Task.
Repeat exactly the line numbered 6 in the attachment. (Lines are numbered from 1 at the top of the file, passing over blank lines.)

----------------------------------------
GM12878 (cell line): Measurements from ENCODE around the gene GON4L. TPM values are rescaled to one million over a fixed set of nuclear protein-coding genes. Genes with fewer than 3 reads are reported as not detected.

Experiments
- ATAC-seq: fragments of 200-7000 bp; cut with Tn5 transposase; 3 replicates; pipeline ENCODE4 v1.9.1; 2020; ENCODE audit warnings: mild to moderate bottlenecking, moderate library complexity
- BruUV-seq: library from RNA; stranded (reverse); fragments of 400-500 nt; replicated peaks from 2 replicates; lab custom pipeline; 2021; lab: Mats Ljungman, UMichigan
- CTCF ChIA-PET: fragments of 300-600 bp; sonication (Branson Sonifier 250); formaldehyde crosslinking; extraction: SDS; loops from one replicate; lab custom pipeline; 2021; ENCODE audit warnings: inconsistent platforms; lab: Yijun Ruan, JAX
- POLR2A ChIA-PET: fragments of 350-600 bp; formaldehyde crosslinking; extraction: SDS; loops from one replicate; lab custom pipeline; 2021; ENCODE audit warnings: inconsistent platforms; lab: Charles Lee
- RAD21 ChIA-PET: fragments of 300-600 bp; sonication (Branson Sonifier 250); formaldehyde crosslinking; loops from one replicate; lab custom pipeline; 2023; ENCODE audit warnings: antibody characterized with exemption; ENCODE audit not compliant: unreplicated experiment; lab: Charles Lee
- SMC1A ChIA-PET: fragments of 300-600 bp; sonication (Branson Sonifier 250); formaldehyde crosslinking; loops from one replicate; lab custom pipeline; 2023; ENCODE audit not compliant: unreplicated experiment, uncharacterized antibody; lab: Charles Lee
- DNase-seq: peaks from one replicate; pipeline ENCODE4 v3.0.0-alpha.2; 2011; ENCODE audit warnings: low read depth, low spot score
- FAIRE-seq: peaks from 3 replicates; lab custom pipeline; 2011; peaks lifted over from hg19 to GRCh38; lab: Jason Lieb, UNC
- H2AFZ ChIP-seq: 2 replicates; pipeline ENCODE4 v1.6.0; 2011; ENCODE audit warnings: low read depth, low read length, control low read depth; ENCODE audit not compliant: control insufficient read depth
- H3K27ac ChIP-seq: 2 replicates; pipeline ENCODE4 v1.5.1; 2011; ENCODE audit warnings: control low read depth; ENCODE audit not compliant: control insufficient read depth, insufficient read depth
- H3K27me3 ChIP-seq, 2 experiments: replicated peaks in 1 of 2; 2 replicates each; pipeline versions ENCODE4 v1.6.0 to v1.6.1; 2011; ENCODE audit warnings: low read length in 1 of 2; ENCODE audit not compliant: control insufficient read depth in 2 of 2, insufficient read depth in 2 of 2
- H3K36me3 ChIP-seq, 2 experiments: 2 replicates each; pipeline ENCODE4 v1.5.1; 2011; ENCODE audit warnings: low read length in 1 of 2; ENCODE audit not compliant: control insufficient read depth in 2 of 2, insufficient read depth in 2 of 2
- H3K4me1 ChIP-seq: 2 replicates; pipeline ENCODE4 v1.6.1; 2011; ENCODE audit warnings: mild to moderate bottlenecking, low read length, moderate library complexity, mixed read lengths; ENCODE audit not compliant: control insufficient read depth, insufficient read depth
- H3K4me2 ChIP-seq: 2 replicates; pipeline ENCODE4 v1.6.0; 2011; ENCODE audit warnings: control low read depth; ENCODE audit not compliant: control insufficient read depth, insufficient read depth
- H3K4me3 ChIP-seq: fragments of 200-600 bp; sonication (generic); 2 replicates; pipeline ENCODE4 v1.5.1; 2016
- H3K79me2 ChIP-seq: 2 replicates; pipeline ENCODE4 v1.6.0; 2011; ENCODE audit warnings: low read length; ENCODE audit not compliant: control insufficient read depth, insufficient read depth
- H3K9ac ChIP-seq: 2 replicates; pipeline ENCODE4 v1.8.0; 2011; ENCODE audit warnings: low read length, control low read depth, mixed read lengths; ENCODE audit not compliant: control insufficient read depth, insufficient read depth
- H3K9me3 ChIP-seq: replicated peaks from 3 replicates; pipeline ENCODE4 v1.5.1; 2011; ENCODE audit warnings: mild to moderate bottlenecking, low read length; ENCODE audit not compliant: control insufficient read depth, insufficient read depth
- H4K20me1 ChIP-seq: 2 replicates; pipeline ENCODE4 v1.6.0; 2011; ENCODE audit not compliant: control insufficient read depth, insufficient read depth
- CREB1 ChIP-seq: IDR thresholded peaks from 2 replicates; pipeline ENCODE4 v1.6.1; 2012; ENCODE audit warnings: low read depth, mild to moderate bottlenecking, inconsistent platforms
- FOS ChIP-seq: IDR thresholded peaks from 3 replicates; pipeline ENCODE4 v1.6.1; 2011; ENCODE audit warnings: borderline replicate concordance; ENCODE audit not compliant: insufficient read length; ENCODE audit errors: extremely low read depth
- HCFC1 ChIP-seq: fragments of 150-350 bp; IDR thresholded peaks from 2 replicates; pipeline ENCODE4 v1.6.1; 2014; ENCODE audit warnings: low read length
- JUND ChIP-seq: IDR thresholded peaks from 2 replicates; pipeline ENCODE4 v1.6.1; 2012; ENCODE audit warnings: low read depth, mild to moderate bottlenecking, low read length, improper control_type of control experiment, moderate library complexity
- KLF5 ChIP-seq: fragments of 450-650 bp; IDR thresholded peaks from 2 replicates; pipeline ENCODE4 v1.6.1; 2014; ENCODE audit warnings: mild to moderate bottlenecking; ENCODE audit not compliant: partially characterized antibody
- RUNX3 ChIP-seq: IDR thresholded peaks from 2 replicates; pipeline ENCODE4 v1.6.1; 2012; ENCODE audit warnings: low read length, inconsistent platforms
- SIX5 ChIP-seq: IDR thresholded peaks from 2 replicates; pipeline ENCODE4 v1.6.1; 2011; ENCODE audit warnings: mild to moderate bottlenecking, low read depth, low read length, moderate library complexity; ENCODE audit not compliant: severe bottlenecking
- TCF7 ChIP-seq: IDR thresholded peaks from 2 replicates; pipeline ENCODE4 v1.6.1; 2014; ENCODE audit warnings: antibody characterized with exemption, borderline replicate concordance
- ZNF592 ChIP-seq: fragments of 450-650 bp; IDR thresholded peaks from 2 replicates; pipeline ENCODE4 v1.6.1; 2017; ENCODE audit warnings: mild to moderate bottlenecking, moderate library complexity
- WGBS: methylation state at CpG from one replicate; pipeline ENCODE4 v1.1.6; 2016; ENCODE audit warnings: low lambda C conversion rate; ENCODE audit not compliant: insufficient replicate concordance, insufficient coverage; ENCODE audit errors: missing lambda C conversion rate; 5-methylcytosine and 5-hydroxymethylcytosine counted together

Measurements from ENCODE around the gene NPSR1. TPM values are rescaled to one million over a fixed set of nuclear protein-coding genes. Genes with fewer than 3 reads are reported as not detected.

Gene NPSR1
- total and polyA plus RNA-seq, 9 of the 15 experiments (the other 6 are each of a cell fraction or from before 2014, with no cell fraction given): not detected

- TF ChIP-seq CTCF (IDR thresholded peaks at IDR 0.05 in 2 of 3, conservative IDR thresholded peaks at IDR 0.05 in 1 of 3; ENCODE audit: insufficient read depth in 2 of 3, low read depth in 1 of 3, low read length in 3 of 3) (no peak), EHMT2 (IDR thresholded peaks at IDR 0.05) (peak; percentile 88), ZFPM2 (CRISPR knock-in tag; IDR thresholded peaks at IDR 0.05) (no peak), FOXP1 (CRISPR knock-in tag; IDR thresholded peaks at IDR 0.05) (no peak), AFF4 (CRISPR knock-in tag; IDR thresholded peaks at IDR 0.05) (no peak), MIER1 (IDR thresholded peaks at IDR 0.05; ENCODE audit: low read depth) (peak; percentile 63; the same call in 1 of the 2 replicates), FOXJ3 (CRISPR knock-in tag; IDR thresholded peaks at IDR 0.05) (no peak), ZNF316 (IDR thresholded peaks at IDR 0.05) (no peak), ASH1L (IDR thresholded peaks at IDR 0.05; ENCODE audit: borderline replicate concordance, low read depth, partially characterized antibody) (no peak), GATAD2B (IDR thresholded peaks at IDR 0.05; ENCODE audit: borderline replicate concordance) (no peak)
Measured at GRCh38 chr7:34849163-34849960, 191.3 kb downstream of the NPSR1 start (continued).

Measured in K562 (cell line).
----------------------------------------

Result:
- POLR2A ChIA-PET: fragments of 350-600 bp; formaldehyde crosslinking; extraction: SDS; loops from one replicate; lab custom pipeline; 2021; ENCODE audit warnings: inconsistent platforms; lab: Charles Lee